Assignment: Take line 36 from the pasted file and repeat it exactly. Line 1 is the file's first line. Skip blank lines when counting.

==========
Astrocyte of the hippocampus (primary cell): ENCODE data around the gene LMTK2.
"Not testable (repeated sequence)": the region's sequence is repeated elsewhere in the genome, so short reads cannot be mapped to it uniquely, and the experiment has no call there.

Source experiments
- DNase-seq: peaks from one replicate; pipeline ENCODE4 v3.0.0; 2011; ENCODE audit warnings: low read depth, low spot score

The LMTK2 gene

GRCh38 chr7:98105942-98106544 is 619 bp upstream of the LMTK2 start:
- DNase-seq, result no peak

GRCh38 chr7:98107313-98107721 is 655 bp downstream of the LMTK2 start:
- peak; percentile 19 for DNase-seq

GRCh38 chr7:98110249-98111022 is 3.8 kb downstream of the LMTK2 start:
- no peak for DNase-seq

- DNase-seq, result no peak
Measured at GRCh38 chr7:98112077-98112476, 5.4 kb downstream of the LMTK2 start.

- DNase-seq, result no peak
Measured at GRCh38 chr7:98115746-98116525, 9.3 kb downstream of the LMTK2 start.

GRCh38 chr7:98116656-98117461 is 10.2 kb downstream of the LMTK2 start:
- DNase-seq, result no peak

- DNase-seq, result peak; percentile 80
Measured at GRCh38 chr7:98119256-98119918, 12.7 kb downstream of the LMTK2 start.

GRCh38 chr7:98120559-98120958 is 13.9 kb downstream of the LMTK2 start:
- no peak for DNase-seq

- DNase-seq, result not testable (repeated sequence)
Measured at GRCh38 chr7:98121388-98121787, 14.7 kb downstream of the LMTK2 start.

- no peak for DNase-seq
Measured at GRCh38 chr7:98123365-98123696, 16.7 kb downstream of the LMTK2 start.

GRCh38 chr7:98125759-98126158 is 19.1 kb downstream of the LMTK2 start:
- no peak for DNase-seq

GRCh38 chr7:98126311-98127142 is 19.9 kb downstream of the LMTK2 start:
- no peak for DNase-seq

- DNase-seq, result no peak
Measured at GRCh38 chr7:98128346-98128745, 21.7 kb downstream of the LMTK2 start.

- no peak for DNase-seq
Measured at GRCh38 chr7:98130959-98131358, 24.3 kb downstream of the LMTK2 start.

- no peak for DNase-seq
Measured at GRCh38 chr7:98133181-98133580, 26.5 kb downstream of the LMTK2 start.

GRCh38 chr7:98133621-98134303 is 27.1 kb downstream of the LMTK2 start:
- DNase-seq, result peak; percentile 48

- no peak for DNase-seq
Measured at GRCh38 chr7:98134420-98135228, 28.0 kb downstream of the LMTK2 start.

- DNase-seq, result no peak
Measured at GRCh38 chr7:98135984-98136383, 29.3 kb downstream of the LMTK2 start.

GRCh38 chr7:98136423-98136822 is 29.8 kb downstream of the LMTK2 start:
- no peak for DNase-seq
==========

GRCh38 chr7:98133621-98134303 is 27.1 kb downstream of the LMTK2 start: